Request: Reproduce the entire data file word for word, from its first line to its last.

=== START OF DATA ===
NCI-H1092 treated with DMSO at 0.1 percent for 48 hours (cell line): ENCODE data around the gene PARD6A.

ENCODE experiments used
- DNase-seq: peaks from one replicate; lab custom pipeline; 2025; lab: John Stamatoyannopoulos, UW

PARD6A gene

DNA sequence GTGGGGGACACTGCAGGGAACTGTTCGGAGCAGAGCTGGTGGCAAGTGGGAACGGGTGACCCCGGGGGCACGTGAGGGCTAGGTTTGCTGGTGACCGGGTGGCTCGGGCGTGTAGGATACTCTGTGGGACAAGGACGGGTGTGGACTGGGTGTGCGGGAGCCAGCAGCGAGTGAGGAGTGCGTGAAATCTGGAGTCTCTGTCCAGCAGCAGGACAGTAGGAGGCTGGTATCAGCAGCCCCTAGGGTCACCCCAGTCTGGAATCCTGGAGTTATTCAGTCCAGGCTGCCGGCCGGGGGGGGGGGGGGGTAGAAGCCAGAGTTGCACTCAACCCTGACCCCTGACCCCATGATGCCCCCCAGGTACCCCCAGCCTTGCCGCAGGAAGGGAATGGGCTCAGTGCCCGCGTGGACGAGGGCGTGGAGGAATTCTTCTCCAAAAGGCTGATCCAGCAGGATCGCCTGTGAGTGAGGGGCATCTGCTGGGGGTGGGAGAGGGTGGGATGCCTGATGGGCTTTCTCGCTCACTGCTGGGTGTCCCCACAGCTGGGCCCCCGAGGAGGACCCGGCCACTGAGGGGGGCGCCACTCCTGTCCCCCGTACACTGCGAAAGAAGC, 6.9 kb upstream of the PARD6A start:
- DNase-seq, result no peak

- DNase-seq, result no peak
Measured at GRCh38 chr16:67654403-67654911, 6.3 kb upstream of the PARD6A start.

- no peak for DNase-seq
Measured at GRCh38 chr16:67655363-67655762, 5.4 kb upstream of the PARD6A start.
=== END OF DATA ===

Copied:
NCI-H1092 treated with DMSO at 0.1 percent for 48 hours (cell line): ENCODE data around the gene PARD6A.

ENCODE experiments used
- DNase-seq: peaks from one replicate; lab custom pipeline; 2025; lab: John Stamatoyannopoulos, UW

PARD6A gene

DNA sequence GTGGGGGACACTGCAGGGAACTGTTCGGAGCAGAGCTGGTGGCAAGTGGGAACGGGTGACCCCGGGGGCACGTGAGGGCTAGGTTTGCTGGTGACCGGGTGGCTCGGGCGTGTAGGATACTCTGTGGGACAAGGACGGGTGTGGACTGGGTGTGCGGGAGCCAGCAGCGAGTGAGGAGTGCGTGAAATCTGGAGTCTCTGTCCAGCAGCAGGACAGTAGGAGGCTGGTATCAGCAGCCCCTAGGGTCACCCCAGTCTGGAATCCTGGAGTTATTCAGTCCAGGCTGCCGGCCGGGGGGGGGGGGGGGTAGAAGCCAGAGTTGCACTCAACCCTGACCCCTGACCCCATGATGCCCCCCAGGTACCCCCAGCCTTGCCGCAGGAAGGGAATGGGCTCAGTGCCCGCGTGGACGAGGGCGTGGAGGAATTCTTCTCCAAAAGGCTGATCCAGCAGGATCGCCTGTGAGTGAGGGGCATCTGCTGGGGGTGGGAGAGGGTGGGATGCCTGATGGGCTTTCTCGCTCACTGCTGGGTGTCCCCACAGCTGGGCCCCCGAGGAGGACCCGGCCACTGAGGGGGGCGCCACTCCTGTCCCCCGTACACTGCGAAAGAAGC, 6.9 kb upstream of the PARD6A start:
- DNase-seq, result no peak

- DNase-seq, result no peak
Measured at GRCh38 chr16:67654403-67654911, 6.3 kb upstream of the PARD6A start.

- no peak for DNase-seq
Measured at GRCh38 chr16:67655363-67655762, 5.4 kb upstream of the PARD6A start.